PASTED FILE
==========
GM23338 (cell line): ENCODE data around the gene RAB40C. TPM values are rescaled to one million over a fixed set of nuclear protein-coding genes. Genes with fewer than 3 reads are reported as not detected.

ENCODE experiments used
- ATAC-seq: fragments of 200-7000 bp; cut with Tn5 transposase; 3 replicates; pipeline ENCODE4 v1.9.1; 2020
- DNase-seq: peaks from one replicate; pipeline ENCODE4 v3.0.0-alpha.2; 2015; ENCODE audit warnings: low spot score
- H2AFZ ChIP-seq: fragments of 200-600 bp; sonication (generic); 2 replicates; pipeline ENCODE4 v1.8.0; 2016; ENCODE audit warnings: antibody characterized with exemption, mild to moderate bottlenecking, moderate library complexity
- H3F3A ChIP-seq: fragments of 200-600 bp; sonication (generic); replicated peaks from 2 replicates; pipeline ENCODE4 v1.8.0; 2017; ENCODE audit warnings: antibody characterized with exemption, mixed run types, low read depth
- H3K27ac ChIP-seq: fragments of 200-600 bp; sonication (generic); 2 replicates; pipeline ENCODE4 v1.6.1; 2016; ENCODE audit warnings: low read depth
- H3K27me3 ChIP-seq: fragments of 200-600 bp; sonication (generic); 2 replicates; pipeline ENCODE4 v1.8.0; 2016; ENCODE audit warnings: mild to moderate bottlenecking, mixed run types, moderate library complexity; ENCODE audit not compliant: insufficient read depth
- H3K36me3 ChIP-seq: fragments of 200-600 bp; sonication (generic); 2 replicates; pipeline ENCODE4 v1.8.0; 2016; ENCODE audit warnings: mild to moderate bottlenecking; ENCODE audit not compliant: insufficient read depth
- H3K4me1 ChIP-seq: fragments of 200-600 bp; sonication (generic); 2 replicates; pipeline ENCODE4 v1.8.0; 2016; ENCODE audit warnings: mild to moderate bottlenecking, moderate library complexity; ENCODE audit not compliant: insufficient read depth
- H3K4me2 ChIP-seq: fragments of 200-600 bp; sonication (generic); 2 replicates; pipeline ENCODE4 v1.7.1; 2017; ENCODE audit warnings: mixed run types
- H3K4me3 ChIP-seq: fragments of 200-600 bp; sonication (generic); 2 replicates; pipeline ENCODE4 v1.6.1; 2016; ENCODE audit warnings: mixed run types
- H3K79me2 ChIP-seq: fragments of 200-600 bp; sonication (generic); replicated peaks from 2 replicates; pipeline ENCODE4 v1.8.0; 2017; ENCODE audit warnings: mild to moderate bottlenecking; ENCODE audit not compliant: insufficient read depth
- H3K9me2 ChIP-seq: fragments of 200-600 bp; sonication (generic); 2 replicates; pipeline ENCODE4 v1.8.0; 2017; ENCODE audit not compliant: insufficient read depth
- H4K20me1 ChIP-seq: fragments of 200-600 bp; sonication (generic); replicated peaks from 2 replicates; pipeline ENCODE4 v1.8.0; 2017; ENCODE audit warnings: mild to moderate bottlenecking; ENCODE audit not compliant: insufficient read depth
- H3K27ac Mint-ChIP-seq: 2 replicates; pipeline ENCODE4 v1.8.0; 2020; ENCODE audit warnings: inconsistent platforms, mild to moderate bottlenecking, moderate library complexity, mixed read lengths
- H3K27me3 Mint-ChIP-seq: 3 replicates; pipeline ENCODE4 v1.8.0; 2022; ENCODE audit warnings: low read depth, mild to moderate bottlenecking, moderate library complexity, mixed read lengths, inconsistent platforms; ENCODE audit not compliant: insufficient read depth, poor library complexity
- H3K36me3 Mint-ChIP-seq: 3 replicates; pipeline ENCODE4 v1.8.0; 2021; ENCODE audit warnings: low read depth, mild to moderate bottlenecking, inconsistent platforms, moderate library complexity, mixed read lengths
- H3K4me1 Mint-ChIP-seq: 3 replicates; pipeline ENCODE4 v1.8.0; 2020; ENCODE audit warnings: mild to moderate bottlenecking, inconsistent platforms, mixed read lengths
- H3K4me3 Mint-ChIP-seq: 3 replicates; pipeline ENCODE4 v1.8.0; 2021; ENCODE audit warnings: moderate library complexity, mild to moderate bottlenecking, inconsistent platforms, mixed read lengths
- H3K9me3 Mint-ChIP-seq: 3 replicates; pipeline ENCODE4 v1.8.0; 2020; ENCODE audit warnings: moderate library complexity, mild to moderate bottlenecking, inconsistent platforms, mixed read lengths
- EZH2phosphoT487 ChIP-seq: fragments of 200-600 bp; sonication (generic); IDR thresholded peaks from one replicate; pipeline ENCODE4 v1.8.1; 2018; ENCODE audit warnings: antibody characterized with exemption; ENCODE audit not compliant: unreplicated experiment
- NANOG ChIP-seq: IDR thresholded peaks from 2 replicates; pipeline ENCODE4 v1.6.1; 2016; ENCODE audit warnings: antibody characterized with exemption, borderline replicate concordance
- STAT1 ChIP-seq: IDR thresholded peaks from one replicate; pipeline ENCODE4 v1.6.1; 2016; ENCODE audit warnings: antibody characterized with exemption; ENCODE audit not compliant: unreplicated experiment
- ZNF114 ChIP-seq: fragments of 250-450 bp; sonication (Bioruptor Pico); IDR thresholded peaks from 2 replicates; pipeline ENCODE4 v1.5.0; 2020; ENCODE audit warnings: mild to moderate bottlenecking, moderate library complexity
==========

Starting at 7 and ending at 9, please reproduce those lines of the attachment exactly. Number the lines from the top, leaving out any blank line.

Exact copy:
- H3K27ac ChIP-seq: fragments of 200-600 bp; sonication (generic); 2 replicates; pipeline ENCODE4 v1.6.1; 2016; ENCODE audit warnings: low read depth
- H3K27me3 ChIP-seq: fragments of 200-600 bp; sonication (generic); 2 replicates; pipeline ENCODE4 v1.8.0; 2016; ENCODE audit warnings: mild to moderate bottlenecking, mixed run types, moderate library complexity; ENCODE audit not compliant: insufficient read depth
- H3K36me3 ChIP-seq: fragments of 200-600 bp; sonication (generic); 2 replicates; pipeline ENCODE4 v1.8.0; 2016; ENCODE audit warnings: mild to moderate bottlenecking; ENCODE audit not compliant: insufficient read depth